The start of the 2008 season was one that David Ortiz would likely want to forget. He began it mired in one of his worst slumps ever. He started the season 3-for-43 (.070), with only 3 RBI before April 16—a span of 14 games.
There has been plenty of talk that his right knee, which had been operated on in early November 2007 following the World Series—was bothering him. Maybe it was, maybe it wasn’t. During the slump, when he was asked about the knee, he said it was “fine,” and that the problem, more than anything, was mental.
I believed him. Anyone who watched those early Red Sox games this season could tell that something was not right with Big Papi. He did not have the same confident, focused, “I’m going to kill the best pitch you offer me” look that he normally has.
His stance in the batter’s box did seem different, however: He was maintaining a more upright posture. More than likely, this was happening subconsciously as a result of the surgery. The body has the ability to create altered movement patterns to compensate and protect itself against injury—in this case, preventing him from pivoting over the surgically repaired meniscus. He was not wincing or grimacing in pain, so I felt he was just lost at the plate, both mentally and mechanically.
On Sunday, April 13, Terry Francona made a great (and underrated, in my opinion) call—he benched Ortiz in a game versus the Yankees.
Said Francona, “I just think it’s the right thing to do…He came in today with kind of a little bounce to his step, a little more light-hearted than he’s been. He’ll have a good work day and then he can take a little bit of a mental (day off). I think it’s gotten to the point where it’s building, where he needed a break. That’s the best way to put it.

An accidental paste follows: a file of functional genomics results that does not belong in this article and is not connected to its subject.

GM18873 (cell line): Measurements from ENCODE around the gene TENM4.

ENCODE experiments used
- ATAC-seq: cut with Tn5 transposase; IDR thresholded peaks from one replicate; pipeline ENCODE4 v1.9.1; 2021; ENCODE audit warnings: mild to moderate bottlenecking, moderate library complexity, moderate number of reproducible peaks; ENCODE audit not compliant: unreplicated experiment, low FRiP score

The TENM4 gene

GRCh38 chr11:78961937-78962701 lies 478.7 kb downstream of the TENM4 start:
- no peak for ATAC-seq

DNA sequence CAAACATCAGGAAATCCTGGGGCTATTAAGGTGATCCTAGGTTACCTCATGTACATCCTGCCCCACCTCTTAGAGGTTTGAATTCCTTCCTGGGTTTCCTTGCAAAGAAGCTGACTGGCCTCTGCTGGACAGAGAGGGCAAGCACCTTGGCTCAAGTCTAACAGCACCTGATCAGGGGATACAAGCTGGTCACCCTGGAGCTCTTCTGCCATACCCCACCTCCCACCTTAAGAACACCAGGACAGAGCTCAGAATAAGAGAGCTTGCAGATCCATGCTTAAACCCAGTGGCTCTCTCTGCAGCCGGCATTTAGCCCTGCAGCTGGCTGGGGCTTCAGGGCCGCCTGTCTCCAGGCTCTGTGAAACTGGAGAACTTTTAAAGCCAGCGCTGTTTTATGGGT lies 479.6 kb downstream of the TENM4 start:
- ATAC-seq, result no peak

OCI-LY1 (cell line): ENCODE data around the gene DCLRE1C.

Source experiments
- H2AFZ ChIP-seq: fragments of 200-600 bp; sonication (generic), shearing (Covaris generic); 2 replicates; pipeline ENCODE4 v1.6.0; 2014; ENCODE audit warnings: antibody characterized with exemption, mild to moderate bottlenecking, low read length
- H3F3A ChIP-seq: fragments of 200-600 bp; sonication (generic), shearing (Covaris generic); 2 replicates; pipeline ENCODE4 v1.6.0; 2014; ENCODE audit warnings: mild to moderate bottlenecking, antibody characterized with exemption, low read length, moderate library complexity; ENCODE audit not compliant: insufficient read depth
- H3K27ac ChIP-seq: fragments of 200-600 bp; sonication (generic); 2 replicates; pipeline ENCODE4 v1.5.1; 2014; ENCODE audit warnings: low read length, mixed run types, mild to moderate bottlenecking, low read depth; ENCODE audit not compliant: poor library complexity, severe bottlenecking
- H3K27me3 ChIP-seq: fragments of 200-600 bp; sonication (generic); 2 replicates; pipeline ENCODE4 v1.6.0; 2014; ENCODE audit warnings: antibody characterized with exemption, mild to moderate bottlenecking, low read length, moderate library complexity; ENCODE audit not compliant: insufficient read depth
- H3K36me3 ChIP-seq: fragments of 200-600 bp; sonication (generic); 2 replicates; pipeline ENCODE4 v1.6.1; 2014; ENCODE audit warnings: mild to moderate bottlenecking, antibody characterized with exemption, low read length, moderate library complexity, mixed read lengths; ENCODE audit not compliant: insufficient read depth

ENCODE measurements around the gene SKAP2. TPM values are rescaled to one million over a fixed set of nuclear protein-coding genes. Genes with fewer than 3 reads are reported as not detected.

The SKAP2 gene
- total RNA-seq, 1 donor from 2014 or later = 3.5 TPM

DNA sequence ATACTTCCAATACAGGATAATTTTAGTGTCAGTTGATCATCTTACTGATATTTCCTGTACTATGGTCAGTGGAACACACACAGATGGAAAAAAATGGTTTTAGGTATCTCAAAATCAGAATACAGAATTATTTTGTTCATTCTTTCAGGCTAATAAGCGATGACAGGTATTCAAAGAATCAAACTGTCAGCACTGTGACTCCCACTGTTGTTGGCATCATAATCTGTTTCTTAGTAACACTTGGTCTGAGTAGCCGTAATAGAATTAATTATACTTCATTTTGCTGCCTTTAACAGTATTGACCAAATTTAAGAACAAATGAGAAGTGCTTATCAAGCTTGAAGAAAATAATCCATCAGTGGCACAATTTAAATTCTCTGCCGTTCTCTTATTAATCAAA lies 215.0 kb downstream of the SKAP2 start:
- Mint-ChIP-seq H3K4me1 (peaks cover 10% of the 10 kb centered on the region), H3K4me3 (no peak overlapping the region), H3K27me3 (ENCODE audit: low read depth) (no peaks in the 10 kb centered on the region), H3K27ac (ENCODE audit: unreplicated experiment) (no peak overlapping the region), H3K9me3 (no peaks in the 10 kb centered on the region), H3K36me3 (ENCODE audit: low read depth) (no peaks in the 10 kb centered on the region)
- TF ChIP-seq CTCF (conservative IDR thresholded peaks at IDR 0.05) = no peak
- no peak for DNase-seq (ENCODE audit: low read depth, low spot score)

“I think he woke up this morning knowing he wasn’t going to play and he can go get his work done. It’s never a lot of fun to not have his presence in the lineup, but I think it’s the best thing to do.”
Ortiz then went to work with hitting coach Dave Magadan to iron out problems with his mechanics. The day off apparently was just what Ortiz needed to get himself on track. What has ensued has been pure greatness—vintage Papi.
The day following his day off was against Cleveland, and he had a multi-hit game, just his second of the season. He hit safely in both games against Cleveland, and did manage a hit against the Yankees his next time out to put together a modest three-game hitting streak. A home series against Texas finally saw Ortiz flashing his skills and power, with a homer and five RBI. On the home stand, he hit safely in seven straight games, with three homers and 16 RBI.
He has not stopped hitting since. Since the day off in mid-April, he is hitting .307 with nine homers and 34 RBI, raising his average to .247.
Derek Carty provided me some great statistics to further demonstrate Ortiz’ resurgence (note that this is a small sample size):
Slump (43 AB): 77% CR, 0.90 BB/K, 17% BB%, 0.063 BABIP, 9% LD%, 42% FB%, 48% GB%, 7% HR/FB, 43 AB/HR, 43 AB/XBH
Post-Slump (127 AB): 86% CR, 1.06 BB/K, 13% BB%, 0.300 BABIP, 17% LD%, 44% FB%, 39% GB%, 19% HR/FB, 14 AB/HR, 7 AB/XBH
In summary, he started hitting the ball harder—doubled his line drives put in play, and his power numbers escalated dramatically. The weak fly balls that were not leaving the yard during his slump were now finding their way to the outfield seats with much greater frequency.
Smart hitters usually find a way out of their slumps, though it is not always easy. Sometimes, a great managerial decision and some help from the hitting coach can go a long way in helping the process. I’m sure Ortiz would agree.